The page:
Brian Doyle might just be the most passionate storyteller in America. In this eclectic and compelling collection of stories Doyle writes about his discovery of the incarnated Spirit of God every time he turns around, often in the most unlikely of people, places, and things. In 37 short snapshots, he captures the spiritual essence of everyday life from the perspective of a committed Catholic who loves his faith, his family, his community, and his church, even with all their warts and failings. (Hence the beautiful Argentine tree frog that graces the cover.)
Be prepared to take a beautiful, breathtaking, tear-jerking ride on some of the most accomplished, outside-the-box writing you’ve ever read.
Attentiveness is the beginning of all prayer, says the great poet Mary Oliver, and everything that lives is holy, says the confusing poet Billy Blake, and all the way to heaven is heaven, says the tart Saint Catherine of Siena, and let grief be a falling leaf, says the testy poet Van Morrison, and grace under duress is the great story of us, says the undersigned muddleness, and how we reach for one another and listen to one another’s music and share stories like the most amazing and nutritious food—that’s what we are all here for. Me personally I think stories are the coolest wildest prayers there are. It’s no accident that the skinny Jewish guy who wandered around Judea some centuries ago was a terrific storyteller, his tales mysterious and shimmering, wriggling their way through the millennia even unto our day, and now into the ears and hearts of our children and our children’s children; stories matter, stories live forever, stories are how we shuffle quickest toward the Mercy greater than the ocean and denser than the stars in the sky. Stories maybe save lives. They sure saved mine.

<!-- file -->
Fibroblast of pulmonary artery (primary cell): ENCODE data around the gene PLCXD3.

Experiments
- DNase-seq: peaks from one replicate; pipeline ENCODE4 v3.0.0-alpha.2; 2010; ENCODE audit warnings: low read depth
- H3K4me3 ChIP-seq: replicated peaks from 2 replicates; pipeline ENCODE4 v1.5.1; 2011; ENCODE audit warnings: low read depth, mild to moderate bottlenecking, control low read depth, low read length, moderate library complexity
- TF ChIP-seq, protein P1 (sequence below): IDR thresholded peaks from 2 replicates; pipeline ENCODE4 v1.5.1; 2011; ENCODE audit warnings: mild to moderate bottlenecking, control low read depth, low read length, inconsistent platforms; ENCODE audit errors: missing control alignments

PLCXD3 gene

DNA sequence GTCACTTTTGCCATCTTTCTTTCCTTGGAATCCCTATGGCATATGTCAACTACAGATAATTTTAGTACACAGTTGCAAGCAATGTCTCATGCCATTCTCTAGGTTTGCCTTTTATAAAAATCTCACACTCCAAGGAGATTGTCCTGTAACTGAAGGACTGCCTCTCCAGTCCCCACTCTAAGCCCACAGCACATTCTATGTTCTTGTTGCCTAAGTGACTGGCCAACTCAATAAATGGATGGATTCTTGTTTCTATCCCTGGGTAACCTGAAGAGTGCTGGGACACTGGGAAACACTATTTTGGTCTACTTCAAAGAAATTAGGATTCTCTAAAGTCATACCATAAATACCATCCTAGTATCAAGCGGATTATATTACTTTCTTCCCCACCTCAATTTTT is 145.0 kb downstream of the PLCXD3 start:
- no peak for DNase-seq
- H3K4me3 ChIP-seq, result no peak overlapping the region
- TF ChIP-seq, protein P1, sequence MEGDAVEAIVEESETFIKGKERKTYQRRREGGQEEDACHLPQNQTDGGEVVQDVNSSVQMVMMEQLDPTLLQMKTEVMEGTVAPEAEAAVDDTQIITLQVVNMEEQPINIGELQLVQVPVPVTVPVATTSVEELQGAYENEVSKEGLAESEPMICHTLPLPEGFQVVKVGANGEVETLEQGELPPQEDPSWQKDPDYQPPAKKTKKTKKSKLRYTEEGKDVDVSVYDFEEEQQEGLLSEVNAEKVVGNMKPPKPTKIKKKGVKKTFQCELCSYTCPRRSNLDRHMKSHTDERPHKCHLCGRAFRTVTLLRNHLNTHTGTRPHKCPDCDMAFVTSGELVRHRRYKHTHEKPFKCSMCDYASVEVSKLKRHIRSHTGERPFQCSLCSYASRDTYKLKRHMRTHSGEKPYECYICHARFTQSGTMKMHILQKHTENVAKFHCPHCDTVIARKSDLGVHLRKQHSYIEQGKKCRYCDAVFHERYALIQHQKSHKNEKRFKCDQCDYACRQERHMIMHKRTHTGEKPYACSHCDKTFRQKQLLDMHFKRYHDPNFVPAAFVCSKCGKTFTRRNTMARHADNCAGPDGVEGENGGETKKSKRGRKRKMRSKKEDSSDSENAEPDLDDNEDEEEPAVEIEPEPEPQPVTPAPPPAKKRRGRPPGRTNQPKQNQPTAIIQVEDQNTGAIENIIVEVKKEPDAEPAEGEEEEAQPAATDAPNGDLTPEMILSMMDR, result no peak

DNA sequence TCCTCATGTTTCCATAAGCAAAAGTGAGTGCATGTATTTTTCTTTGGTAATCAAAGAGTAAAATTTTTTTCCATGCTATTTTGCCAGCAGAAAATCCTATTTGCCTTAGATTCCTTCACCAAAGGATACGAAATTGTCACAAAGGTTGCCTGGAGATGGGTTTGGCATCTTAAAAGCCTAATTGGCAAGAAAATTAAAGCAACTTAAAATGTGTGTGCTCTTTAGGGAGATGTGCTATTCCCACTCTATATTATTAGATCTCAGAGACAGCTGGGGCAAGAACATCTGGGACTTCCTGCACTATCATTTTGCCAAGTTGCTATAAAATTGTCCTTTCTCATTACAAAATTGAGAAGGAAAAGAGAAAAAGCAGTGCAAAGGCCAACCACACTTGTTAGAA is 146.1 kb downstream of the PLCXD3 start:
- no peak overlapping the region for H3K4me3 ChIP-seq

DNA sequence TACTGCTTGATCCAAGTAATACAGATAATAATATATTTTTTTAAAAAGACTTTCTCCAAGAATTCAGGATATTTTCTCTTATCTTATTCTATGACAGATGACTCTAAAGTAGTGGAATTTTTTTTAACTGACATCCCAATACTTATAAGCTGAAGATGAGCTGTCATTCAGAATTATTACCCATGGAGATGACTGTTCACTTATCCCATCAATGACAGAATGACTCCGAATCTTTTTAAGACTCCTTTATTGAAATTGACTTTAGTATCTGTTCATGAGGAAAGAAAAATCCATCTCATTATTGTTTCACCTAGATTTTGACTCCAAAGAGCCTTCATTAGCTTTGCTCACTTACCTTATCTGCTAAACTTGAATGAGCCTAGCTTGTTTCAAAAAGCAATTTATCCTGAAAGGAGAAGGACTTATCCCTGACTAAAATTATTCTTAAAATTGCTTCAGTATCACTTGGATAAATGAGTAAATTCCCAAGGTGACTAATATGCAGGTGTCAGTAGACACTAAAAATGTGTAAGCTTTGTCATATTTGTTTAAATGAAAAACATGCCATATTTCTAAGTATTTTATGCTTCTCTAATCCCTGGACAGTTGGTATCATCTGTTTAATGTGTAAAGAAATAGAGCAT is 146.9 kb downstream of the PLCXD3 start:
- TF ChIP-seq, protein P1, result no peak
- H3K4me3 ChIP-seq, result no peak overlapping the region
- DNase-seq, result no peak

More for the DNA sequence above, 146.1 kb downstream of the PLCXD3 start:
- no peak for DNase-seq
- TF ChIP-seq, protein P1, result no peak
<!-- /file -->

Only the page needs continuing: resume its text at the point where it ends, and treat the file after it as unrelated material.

— Brian Doyle, from the Foreword
Brian Doyle is a hirsute shambling shuffling mumbling grumbling muttering muddled maundering meandering male being who edits Portland Magazine at the University of Portland, in Oregon – the best university magazine in America, according to Newsweek, and "the best spiritual magazine in the country," according to author Annie Dillard, clearly a woman of surpassing taste and discernment.
Doyle is the author of many books, among them: five collections of essays, two nonfiction books (The Grail, about a year in an Oregon vineyard, and The Wet Engine, about the "muddles & musics of the heart"), and two collections of "proems," most recently Thirsty for the Joy: Australian & American Voices. His novel Mink River will be published in October of 2010 by Oregon State University Press.
Doyle’s books have four times been finalists for the Oregon Book Award, and his essays have appeared in The Atlantic Monthly, Harper’s, Orion, The American Scholar, and in newspapers and magazines around the world. His essays have also been reprinted in the annual Best American Essays, Best American Science & Nature Writing, and Best American Spiritual Writing anthologies. Among various honors for his work is a Catholic Book Award, two Pushcart Prizes, and, mysteriously, a 2008 Award in Literature from the American Academy of Arts and Letters.
His greatest accomplishments are that a riveting woman said yup when he mumbled a marriage proposal, that the Coherent Mercy then sent them three lanky snotty sneery testy sweet brilliant nutty muttering children in skin boats from the sea of the stars, and that he made the all-star team in a Boston men’s basketball league that was a really tough league, guys drove the lane in that league they lost fingers, man, one time a guy drove to the basket and got hit so hard his right arm fell off but he was lefty and hit both free throws, so there you go.
Photo credit: Jerry Hart.